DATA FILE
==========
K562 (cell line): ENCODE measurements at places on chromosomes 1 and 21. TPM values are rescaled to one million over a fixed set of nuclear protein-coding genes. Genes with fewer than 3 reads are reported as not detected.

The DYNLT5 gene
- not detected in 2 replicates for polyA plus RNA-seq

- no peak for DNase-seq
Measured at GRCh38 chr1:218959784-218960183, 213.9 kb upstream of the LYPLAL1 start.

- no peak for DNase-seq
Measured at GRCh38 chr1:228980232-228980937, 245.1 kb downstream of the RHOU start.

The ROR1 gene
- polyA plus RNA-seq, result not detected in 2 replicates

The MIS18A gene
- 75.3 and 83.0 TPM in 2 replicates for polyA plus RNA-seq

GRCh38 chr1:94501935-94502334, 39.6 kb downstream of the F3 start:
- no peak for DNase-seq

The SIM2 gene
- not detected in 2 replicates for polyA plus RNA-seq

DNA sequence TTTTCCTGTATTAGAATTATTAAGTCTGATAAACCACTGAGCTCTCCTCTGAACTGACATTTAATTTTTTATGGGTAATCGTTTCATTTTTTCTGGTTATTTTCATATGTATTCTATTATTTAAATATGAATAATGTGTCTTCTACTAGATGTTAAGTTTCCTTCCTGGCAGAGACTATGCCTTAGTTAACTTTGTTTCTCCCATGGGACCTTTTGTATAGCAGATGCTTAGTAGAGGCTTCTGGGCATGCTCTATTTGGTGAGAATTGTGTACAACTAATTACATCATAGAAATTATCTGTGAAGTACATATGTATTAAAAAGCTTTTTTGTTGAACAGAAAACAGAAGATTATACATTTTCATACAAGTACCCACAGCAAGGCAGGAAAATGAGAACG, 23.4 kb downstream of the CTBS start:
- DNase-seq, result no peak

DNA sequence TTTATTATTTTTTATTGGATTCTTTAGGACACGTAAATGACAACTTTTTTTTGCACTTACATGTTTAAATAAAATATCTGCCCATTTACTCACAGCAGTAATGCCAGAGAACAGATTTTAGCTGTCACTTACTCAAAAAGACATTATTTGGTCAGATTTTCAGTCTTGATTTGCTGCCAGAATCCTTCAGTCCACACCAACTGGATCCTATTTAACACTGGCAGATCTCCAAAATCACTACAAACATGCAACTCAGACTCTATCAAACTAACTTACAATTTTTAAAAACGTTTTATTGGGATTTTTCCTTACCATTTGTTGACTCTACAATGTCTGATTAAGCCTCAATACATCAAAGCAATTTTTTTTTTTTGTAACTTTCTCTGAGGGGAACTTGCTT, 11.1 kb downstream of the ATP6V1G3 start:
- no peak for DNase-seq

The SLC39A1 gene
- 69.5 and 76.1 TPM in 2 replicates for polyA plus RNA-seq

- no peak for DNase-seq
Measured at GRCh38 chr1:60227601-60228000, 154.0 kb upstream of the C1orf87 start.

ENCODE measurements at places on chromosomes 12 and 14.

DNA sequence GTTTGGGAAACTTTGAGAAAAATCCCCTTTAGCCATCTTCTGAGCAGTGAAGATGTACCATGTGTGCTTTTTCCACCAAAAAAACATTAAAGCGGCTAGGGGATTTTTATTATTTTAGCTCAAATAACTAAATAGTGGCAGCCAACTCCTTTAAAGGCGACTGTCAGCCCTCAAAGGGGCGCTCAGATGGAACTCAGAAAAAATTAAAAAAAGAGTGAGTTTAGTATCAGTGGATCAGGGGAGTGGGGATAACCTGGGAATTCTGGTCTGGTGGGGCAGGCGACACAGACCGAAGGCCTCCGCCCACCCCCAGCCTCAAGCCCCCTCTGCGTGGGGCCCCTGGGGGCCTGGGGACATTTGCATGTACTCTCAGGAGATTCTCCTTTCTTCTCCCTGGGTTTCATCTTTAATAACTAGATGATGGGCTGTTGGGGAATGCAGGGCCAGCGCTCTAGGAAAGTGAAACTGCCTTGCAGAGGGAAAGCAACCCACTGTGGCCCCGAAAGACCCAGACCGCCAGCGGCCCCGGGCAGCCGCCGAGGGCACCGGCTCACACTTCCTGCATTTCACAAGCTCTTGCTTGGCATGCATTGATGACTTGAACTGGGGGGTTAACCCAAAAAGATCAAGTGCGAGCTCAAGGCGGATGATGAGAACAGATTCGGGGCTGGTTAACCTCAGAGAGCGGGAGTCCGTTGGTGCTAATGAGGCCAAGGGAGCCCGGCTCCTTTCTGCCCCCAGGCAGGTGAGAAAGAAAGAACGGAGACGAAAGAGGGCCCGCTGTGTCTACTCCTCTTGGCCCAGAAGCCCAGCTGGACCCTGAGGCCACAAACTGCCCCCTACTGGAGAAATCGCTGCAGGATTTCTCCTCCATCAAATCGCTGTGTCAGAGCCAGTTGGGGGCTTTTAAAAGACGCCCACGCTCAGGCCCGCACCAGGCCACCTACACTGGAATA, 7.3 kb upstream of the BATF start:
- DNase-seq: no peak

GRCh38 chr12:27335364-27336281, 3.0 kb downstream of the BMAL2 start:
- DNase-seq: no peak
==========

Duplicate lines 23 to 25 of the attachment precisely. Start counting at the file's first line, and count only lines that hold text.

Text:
Measured at GRCh38 chr1:60227601-60228000, 154.0 kb upstream of the C1orf87 start.

ENCODE measurements at places on chromosomes 12 and 14.

DNA sequence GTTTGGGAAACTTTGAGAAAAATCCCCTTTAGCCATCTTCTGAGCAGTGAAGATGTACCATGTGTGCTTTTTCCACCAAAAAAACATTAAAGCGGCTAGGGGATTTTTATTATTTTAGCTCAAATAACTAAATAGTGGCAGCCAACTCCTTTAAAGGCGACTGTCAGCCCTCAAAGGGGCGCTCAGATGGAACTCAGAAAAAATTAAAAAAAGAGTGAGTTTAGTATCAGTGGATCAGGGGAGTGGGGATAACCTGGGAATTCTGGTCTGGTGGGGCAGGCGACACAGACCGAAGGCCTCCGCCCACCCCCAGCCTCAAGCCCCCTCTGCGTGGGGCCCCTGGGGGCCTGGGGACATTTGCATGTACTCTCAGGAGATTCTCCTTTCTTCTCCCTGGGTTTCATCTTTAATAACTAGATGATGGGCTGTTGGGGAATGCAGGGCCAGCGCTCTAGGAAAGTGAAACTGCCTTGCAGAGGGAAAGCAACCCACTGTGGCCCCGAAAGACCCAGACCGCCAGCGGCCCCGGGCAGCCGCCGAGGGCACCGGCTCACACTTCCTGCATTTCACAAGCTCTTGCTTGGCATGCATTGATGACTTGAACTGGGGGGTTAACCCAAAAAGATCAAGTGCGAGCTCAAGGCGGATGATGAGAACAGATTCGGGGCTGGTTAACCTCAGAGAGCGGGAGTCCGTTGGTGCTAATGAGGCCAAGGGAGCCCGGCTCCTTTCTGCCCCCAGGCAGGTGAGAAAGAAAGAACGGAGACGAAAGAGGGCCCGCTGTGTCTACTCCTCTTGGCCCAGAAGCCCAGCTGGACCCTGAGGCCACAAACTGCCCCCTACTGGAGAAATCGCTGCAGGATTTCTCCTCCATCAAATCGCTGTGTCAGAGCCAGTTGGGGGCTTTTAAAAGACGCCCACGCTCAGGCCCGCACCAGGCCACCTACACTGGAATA, 7.3 kb upstream of the BATF start: